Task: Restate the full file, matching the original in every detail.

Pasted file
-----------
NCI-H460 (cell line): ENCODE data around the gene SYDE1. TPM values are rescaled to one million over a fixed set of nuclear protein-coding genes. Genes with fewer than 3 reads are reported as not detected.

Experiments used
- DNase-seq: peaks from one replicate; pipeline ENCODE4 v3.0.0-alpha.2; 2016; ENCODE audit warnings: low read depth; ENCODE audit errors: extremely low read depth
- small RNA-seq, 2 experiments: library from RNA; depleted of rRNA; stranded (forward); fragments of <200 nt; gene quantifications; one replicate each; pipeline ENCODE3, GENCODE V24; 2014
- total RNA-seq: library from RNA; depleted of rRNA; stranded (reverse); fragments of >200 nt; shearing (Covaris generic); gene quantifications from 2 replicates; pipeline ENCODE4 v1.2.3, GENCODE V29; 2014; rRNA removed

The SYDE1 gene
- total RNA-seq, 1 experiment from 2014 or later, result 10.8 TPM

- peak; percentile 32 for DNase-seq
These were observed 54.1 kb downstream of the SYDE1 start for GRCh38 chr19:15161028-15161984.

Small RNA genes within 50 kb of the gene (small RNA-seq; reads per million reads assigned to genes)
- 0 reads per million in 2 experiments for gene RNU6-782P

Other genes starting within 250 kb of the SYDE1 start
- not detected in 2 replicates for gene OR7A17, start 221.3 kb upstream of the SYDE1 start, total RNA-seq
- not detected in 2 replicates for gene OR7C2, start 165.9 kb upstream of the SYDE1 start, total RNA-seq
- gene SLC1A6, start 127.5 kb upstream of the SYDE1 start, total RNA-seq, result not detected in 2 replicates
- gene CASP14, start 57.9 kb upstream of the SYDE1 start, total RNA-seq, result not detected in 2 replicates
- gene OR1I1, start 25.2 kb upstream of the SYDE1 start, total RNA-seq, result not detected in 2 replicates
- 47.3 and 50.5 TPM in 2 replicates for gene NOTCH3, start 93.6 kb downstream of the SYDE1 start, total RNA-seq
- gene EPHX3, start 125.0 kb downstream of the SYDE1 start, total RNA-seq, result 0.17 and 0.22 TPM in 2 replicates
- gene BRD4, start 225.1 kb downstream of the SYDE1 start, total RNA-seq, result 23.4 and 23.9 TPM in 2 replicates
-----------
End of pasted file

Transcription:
NCI-H460 (cell line): ENCODE data around the gene SYDE1. TPM values are rescaled to one million over a fixed set of nuclear protein-coding genes. Genes with fewer than 3 reads are reported as not detected.

Experiments used
- DNase-seq: peaks from one replicate; pipeline ENCODE4 v3.0.0-alpha.2; 2016; ENCODE audit warnings: low read depth; ENCODE audit errors: extremely low read depth
- small RNA-seq, 2 experiments: library from RNA; depleted of rRNA; stranded (forward); fragments of <200 nt; gene quantifications; one replicate each; pipeline ENCODE3, GENCODE V24; 2014
- total RNA-seq: library from RNA; depleted of rRNA; stranded (reverse); fragments of >200 nt; shearing (Covaris generic); gene quantifications from 2 replicates; pipeline ENCODE4 v1.2.3, GENCODE V29; 2014; rRNA removed

The SYDE1 gene
- total RNA-seq, 1 experiment from 2014 or later, result 10.8 TPM

- peak; percentile 32 for DNase-seq
These were observed 54.1 kb downstream of the SYDE1 start for GRCh38 chr19:15161028-15161984.

Small RNA genes within 50 kb of the gene (small RNA-seq; reads per million reads assigned to genes)
- 0 reads per million in 2 experiments for gene RNU6-782P

Other genes starting within 250 kb of the SYDE1 start
- not detected in 2 replicates for gene OR7A17, start 221.3 kb upstream of the SYDE1 start, total RNA-seq
- not detected in 2 replicates for gene OR7C2, start 165.9 kb upstream of the SYDE1 start, total RNA-seq
- gene SLC1A6, start 127.5 kb upstream of the SYDE1 start, total RNA-seq, result not detected in 2 replicates
- gene CASP14, start 57.9 kb upstream of the SYDE1 start, total RNA-seq, result not detected in 2 replicates
- gene OR1I1, start 25.2 kb upstream of the SYDE1 start, total RNA-seq, result not detected in 2 replicates
- 47.3 and 50.5 TPM in 2 replicates for gene NOTCH3, start 93.6 kb downstream of the SYDE1 start, total RNA-seq
- gene EPHX3, start 125.0 kb downstream of the SYDE1 start, total RNA-seq, result 0.17 and 0.22 TPM in 2 replicates
- gene BRD4, start 225.1 kb downstream of the SYDE1 start, total RNA-seq, result 23.4 and 23.9 TPM in 2 replicates